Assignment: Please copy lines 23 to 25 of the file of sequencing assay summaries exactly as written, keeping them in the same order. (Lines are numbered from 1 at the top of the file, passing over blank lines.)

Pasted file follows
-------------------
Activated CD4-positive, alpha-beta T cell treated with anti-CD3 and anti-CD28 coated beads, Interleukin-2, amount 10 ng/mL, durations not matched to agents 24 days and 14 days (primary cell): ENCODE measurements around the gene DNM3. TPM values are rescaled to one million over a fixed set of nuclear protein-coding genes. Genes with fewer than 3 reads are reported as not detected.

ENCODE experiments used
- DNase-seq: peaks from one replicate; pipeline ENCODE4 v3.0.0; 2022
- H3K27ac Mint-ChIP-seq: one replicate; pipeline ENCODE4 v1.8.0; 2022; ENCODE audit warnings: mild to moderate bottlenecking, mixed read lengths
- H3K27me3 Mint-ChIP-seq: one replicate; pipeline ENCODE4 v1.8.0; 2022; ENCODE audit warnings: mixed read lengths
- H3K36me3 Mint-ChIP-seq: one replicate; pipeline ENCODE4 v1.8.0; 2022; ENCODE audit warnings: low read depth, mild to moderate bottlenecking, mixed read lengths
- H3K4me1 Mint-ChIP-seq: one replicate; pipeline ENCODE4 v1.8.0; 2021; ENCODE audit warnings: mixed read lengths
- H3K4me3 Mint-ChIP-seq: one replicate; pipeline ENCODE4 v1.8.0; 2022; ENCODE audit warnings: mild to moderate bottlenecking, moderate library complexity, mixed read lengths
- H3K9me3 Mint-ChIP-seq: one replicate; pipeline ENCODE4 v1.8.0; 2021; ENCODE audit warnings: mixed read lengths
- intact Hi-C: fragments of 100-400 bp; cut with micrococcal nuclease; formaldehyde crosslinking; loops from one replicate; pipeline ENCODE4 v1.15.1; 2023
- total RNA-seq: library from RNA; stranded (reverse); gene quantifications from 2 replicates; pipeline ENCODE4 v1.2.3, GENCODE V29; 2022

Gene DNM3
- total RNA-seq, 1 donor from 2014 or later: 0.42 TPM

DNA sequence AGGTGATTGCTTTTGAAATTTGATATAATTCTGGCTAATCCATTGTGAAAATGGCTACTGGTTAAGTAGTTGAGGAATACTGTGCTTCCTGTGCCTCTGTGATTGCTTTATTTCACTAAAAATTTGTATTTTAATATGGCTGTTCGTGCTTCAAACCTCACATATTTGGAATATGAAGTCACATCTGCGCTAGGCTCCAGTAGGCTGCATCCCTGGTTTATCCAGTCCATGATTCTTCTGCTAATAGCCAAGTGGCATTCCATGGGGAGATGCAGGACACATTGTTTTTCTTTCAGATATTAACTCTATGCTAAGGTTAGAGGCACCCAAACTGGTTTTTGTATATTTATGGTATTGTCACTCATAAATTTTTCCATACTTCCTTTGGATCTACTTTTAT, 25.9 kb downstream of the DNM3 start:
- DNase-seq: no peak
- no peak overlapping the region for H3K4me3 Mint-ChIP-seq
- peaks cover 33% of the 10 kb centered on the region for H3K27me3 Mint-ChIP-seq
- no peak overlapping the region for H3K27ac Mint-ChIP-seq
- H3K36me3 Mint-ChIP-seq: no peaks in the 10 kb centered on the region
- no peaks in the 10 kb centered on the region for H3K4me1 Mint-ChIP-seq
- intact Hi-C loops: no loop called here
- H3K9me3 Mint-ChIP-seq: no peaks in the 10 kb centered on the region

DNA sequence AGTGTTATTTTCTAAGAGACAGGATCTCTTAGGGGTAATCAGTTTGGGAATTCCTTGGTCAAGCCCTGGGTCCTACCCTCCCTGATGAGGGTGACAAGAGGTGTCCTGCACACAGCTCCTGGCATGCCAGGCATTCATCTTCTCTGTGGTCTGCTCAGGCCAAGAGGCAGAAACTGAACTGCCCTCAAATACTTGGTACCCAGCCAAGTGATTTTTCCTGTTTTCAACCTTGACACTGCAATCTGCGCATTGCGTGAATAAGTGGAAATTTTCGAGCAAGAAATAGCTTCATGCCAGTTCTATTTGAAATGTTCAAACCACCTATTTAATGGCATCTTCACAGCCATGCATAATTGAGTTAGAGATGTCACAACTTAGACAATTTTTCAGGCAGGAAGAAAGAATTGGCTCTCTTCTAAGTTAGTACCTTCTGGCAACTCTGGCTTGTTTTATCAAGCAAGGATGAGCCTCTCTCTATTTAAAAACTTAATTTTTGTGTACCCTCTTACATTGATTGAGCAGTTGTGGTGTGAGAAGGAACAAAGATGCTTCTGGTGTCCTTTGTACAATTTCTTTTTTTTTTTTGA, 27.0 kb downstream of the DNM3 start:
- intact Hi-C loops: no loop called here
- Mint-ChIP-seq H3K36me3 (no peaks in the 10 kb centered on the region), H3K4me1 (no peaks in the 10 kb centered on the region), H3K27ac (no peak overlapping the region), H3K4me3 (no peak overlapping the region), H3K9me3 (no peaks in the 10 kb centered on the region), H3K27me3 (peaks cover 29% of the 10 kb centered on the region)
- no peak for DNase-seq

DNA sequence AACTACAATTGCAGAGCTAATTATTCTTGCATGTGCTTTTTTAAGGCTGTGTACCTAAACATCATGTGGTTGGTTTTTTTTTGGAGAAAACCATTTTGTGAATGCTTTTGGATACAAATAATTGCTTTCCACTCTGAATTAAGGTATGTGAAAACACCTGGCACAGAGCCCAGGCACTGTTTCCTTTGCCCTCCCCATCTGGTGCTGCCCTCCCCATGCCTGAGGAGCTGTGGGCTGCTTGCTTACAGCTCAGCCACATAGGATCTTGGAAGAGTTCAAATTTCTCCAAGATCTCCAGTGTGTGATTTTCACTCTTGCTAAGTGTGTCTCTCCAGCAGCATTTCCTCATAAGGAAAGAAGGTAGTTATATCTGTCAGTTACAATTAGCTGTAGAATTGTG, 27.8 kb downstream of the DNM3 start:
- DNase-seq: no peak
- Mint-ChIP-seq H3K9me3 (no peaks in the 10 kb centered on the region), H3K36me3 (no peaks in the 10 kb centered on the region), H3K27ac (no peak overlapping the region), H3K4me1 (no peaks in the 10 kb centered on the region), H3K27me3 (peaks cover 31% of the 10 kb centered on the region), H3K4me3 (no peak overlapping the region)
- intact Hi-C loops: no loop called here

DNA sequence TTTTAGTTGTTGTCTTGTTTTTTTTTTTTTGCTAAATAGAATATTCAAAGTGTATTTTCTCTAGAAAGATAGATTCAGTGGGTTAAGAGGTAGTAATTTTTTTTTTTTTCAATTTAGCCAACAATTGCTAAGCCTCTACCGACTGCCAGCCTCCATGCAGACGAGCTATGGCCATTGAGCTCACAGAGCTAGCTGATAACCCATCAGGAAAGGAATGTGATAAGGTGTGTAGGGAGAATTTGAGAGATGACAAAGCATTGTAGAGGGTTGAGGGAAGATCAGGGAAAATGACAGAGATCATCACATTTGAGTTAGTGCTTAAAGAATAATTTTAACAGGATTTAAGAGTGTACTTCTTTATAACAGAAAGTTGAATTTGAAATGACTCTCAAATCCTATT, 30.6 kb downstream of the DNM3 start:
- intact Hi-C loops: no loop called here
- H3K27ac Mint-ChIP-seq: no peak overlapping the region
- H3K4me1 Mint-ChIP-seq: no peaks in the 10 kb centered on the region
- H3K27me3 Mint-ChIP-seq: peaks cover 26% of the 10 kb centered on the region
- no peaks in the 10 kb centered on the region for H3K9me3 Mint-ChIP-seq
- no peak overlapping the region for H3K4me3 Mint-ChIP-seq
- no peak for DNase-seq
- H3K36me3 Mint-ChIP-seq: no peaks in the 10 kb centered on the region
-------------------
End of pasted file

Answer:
DNA sequence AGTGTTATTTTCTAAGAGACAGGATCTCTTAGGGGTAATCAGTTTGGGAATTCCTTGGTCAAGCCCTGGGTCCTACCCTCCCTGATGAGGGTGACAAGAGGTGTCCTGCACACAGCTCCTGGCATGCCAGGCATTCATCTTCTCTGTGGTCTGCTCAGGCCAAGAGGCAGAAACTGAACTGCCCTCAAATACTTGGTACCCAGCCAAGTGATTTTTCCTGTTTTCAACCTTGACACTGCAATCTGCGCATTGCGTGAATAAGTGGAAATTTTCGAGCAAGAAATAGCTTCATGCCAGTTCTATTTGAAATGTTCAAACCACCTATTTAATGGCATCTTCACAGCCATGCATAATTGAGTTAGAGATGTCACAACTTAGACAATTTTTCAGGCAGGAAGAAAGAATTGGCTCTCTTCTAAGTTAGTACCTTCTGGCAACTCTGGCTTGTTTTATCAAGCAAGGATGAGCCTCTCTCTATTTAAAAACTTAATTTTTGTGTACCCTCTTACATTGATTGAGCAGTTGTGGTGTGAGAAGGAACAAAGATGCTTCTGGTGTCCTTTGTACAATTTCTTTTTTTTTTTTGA, 27.0 kb downstream of the DNM3 start:
- intact Hi-C loops: no loop called here
- Mint-ChIP-seq H3K36me3 (no peaks in the 10 kb centered on the region), H3K4me1 (no peaks in the 10 kb centered on the region), H3K27ac (no peak overlapping the region), H3K4me3 (no peak overlapping the region), H3K9me3 (no peaks in the 10 kb centered on the region), H3K27me3 (peaks cover 29% of the 10 kb centered on the region)